Securing systems through an air gap is an idea goes back decades, and through the 50s to as recently as the 2000s the idea that you could safely and successfully run and maintain systems by simply not connecting to a network protects them from vulnerabilities may have been true. But in the last ten or more years, I would argue it is a fallacy, that can lull people into a false sense of security and therefore more likely to take more risks (or at least not be as careful as we should be). This idea is a well established piece of psychology with modern cars (here for example). This is known as Risk Compensation (also more here) or an aspect of behaviour adaptation.
Whilst this is rather theoretical, perhaps we should illustrate in practical terms why it is both a fallacy, and in the modern day simply impractical.Continue reading
A couple of years ago I got to discuss some of the design ideas behind API Platform Cloud Service. One of the points we discussed was how API Platform CS kept the configuration of APIs entirely within the platform, which meant some version management tasks couldn’t be applied like any other code. Whilst we’ve solved that problem (and you can see the various tools for this here API Platform CS tools). The argument made that your API policies are pretty important, if they get into the public domain then people can better understand to go about attacking your APIs and possibly infer more.
Move on a couple of years, Oracle’s 2nd generation cloud is established an maturing rapidly (OCI) and the organisational changes within Oracle mean PaaS was aligned to SaaS (Oracle Integration Cloud, Visual Builder CS as examples) or more cloud native IaaS. The gateway which had a strong foot in both camps eventually became aligned to IaaS (note that this doesn’t mean that the latest evolution of the API platform (Oracle Infrastructure API) will lose its cloud agnostic capabilities, as this is one of unique values of the solution, but over time the underpinnings can be expected to evolve).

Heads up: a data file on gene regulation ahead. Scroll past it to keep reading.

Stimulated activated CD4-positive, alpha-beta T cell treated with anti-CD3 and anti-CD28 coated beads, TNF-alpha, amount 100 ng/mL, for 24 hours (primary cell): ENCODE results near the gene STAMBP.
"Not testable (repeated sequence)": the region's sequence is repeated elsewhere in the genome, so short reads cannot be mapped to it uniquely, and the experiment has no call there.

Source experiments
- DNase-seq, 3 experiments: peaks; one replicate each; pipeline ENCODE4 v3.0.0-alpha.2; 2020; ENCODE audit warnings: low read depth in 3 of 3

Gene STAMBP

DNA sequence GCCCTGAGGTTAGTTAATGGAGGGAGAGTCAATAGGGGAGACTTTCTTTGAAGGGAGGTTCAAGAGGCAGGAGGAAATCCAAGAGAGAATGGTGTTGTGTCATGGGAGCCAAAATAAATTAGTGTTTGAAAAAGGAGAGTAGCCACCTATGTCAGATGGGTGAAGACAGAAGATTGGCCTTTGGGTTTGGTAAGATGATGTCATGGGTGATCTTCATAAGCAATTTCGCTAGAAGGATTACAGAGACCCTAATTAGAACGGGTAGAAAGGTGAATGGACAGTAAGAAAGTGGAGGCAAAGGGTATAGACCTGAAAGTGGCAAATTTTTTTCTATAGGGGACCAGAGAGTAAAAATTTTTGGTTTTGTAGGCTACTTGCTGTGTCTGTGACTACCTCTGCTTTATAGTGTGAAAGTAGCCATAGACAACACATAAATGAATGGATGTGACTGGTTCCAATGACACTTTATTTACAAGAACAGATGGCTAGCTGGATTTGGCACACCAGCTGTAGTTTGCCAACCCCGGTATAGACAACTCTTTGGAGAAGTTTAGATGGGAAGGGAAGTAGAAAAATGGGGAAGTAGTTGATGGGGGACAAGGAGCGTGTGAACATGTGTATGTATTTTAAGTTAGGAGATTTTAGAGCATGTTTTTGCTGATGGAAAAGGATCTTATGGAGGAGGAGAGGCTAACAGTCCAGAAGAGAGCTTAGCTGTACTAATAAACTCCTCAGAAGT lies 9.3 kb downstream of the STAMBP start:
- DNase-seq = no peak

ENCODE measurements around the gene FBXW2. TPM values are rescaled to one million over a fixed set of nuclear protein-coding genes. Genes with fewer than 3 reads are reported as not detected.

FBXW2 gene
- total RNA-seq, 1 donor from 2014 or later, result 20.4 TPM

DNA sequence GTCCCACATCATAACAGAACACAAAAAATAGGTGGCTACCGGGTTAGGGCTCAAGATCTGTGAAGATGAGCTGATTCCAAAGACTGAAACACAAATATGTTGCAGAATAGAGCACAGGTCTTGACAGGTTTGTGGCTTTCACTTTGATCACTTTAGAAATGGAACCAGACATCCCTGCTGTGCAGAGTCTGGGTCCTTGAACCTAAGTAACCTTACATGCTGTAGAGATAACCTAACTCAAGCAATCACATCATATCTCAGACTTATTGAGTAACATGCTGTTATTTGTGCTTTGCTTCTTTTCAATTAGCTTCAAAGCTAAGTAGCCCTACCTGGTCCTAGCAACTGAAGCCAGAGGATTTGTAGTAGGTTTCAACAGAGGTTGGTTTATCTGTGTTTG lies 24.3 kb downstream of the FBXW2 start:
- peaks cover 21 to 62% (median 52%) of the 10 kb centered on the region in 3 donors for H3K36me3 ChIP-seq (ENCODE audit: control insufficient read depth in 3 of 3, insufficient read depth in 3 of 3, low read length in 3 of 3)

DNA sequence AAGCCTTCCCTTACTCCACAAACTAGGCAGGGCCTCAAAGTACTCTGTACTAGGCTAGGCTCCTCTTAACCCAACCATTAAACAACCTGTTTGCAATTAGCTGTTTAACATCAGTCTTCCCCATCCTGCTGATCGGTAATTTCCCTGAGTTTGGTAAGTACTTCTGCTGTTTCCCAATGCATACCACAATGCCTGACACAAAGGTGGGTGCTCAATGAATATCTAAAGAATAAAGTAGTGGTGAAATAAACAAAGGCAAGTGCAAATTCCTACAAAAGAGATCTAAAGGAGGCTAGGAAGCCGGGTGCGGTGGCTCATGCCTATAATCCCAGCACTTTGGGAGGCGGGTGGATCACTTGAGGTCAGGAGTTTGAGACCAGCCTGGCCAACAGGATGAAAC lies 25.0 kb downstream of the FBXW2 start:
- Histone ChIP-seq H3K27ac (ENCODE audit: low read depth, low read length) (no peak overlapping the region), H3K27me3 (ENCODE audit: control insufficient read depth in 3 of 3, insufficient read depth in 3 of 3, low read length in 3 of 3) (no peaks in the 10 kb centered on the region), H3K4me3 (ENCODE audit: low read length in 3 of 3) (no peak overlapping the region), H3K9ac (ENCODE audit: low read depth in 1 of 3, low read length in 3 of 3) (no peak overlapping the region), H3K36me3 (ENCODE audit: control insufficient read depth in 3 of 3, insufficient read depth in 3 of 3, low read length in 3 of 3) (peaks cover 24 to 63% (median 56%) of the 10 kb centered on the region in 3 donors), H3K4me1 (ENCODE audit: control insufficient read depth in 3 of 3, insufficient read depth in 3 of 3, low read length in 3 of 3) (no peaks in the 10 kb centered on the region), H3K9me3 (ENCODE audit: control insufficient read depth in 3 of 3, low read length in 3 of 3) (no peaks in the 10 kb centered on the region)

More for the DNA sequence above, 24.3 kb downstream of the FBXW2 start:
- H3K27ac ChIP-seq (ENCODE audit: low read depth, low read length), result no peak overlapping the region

Any service that has elements of infrastructure associated with it has been mandated to use Terraform as the foundation for definition and configuration. The Terraform mandate is good, we have some consistency across products with something that is becoming a defacto standard. However, by adopting the Terraform approach does mean all of our API configurations are held outside the product, raising the security risk of policy configuration is not hidden away, but conversely configuration management is a lot easier.
This has had me wondering for a long time, with the use of Terraform how do we mitigate the risks that API CS’s approach was trying to secure? But ultimately the fundamental question of security vs standardisation.
Any security expert will tell you the best security is layered, so if one layer is found to be vulnerable, then as long as the next layer is different then you’re not immediately compromised.
What this tells us is, we should look for ways to mitigate or create additional layers of security to protect the security of the API configuration. These principles probably need to extend to all Terraform files, after all it not only identifies security of not just OCI API, but also WAF, networks that are public and how they connect to private subnets (this isn’t an issue unique to Oracle, its equally true for AWS and Azure). Some mitigation actions worth considering: